Chester Zoo welcomed nine Humboldt penguin chicks to its zoo.
The baby birds are named after the favourite fruits by their keepers.
Plum was the first to hatch. Peach, Papaya and Cherry joined the colony as well as Satsuma (Lemon), Lemon, and Satsuma (Cherry).
The final chick was named Iona-Berry in honour of a vet who saved the eyesight of the penguins’ father, Munch, last year.
Sophie Bissaker, Chester Zoo penguin and parrot keeper, stated: “There’s nothing quite like hearing tiny chirps coming from the penguin nests and seeing little balls of fluff snuggled up with their parents just moments after hatching.
“Penguin Island is buzzing with activity.
Zookeepers have named the Humboldt penguin chicks after their favourite fruits (Chester Zoo/ PA)PA Media – Chester Zoo
“Zookeepers have a trend of naming the penguins using a different theme each year and previously we’ve had brands of crisps, chocolate bars and, in 2020, our NHS heroes.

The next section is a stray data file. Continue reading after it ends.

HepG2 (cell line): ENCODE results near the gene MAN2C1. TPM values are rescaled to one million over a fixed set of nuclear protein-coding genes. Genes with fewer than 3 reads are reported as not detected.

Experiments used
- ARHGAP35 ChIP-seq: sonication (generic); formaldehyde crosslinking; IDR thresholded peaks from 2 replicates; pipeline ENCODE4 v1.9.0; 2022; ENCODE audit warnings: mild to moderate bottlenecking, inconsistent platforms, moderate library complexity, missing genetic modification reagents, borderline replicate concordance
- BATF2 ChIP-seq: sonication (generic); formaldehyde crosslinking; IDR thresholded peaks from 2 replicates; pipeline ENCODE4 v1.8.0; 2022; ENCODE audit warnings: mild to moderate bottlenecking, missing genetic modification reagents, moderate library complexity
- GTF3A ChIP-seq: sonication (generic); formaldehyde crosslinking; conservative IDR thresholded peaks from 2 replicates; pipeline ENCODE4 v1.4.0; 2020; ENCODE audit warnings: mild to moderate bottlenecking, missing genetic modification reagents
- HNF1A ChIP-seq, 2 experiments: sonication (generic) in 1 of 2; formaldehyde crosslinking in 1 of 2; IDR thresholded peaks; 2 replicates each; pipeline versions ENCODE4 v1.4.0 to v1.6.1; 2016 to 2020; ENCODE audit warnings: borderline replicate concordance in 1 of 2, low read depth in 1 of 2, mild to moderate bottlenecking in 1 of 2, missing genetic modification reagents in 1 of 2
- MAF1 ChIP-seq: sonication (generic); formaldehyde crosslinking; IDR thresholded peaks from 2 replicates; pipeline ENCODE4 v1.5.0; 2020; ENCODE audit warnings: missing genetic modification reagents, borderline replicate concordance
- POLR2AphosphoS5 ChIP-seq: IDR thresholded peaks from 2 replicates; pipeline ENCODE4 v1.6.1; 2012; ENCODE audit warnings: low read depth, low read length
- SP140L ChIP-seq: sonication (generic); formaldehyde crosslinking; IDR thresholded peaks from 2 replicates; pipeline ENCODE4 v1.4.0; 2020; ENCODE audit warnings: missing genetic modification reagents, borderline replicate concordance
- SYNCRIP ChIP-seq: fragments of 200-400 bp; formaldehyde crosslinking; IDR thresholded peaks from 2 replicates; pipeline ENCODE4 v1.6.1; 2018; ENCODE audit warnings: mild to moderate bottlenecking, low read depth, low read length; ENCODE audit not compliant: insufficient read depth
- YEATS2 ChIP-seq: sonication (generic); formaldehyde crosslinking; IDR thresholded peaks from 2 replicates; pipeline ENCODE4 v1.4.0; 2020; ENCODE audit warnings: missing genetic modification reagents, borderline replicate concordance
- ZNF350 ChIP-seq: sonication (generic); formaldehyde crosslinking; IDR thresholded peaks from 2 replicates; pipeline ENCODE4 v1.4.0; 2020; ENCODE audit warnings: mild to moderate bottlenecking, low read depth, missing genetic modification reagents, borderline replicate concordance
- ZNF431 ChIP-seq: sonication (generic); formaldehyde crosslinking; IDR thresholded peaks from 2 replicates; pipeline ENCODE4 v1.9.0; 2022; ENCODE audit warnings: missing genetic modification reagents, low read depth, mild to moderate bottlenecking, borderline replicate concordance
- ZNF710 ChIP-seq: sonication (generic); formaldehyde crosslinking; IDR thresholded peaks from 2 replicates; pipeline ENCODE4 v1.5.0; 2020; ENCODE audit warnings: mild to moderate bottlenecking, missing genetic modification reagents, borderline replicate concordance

“After some serious thought, we’ve decided to name this year’s class after different types of fruit.”
Of the world’s 18 penguin species, Humboldts, typically found on the rocky shores of Peru and Chile, are one of the most at risk of extinction due to climate change, overfishing and rising ocean acidity levels.
They are now less common and have been designated as endangered by the International Union for the Conservation of Nature.
Chester’s newly-hatched Humboldt penguins have now started swimming in the zoo’s pool.
Chester’s newly-hatched Humboldt penguins have begun swimming lessons in the zoo’s pool, where they will learn to catch food for themselves (Chester Zoo/PA) PA Media
Ms. Bissaker stated: “For the first three months of life, mum and dad keep their new chicks tucked away while they feed and nurture them.
“To help them gain weight while they’re so young, we provide the parents with extra fish, which they swallow, churn into a high-protein soup and regurgitate at feeding times.
“They’ve just started to venture out of the nest to begin swimming lessons in the main pool, where they’ll learn how to catch food for themselves.
“In a few weeks they’ll shed their fluffy grey feathers to reveal their iconic black and white feathers underneath, which are waterproof and help them zoom through the water.”